2. Have never noticed so many abandoned, discarded, or simply lost winter gloves on the streets as I have this year. One expects it in very snowy years, when the glacier's retreat reveals where the glove fell as you were wrestling groceries out of the car in a white whirling haze. But this year's mild winter? Perhaps so mild people didn't notice they weren't wearing gloves.
3. Grey moist May takes me back to my first trip to Japan. Even Tokyo smells of growing things, though come to that it never did in after years. Reading Feet of Clay takes me back to '08 and that cold Pratchett spring.
4. I'm reading The Midnight Mayor, hoping to find Other London there. (Skipped the first volume because the blurb sounded dull.) Close, I suppose, but not The Rivers of London. Aaronovitch still takes the prize for conveying Sense of Place. I find his distance to be just right. Ackroyd is too close-up frame-- every street named, every corner indicated: which only works if you're there. Griffin is too long distance pan-- London areas I don't know that sound generic when anyone actually gets there. (Could also be an Ackroydian case of 'you have to know the place to know what I'm talking about.') The same, I might say, goes for the Eternal London aspects of Griffin, though it's maybe my fault for skipping vol 1. Aaronovitch's new Thames gods feel somehow integral and right. The stone, the ravens, the concrete symbols of London in Griffin feel like a clever thought she had, not something she feels integrally in her bones. Very Gaiman, actually: who is always a bit too clever for my comfort.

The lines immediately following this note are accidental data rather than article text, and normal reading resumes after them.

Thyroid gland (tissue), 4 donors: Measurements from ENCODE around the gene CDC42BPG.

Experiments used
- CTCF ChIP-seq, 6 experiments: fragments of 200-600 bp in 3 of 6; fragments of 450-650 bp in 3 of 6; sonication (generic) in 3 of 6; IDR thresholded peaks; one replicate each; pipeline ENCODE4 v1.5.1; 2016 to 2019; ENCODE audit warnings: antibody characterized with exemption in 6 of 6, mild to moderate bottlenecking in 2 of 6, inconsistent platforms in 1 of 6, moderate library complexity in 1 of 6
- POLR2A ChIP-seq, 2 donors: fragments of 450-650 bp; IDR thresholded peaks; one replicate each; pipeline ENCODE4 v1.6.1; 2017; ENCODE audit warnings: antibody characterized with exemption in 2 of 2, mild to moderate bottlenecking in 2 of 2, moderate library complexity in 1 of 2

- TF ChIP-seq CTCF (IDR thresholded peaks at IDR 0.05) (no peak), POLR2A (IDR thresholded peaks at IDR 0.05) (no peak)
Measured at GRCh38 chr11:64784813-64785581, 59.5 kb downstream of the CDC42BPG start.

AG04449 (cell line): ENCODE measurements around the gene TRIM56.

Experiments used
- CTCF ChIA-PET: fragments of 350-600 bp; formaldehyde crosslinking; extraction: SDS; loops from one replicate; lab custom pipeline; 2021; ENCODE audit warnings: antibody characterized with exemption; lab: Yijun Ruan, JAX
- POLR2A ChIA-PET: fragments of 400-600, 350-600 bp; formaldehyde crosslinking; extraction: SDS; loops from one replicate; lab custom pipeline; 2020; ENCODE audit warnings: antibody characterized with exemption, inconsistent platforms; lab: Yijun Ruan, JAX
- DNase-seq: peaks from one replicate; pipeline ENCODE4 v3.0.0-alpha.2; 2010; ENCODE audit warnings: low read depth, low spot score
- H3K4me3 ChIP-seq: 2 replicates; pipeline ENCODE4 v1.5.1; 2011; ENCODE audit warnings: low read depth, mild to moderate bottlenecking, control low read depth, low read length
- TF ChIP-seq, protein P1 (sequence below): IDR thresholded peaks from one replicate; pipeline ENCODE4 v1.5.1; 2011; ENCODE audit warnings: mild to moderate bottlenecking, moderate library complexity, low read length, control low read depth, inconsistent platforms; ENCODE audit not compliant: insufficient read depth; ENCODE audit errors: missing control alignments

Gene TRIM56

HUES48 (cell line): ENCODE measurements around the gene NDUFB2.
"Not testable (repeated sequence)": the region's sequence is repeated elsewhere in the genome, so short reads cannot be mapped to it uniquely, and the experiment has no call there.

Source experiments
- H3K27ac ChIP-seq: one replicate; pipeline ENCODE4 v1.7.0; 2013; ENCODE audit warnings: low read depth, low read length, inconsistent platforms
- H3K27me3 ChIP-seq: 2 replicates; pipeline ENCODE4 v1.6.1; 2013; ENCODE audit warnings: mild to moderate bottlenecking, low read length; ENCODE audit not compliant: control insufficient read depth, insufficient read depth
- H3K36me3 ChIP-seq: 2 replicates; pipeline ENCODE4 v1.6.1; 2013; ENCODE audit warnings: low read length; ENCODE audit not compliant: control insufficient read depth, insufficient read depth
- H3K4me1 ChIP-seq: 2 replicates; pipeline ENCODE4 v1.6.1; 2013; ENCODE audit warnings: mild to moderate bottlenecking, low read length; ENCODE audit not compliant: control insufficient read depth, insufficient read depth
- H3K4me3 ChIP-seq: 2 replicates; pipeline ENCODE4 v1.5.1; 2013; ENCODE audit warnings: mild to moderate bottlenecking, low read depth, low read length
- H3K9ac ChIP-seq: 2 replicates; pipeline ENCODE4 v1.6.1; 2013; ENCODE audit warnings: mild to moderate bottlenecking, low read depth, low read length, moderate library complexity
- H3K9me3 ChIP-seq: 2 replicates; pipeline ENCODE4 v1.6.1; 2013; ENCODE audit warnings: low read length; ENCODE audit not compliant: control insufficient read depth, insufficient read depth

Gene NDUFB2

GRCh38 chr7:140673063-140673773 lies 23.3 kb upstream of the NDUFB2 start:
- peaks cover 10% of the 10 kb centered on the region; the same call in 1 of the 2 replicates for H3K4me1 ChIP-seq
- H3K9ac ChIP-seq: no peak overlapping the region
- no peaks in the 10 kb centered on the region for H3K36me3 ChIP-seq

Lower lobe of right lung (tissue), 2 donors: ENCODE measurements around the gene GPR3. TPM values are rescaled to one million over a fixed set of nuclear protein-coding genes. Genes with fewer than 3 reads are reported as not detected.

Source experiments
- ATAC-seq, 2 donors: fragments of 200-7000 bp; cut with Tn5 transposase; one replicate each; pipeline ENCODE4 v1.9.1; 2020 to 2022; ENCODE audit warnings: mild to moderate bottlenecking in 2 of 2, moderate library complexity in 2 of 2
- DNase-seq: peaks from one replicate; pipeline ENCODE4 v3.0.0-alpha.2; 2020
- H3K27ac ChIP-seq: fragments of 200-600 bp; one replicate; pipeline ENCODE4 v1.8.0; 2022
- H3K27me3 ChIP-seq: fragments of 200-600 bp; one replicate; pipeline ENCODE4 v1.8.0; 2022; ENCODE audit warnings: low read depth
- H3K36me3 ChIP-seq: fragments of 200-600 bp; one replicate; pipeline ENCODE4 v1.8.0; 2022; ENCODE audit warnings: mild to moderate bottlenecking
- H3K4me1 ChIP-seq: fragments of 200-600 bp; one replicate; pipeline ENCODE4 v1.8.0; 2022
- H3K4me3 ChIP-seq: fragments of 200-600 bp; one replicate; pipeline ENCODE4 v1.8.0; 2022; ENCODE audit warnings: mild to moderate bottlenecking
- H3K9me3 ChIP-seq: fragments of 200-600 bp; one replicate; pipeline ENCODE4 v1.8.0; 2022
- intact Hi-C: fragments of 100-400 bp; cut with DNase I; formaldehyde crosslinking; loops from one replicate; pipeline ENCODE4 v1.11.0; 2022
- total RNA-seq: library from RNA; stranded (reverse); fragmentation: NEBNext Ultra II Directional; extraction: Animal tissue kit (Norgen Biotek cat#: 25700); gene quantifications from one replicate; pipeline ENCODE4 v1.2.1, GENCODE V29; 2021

She also has a Gaiman Neverwhere tic that irks me. I hope it was just an editorial requirement for the whitebread readers, but truly-- When a character has a S-E Asian name or an African one, I know they've got brown skin. Really. It's not necessary to keep mentioning the fact, and one needn't use the word chocolate either.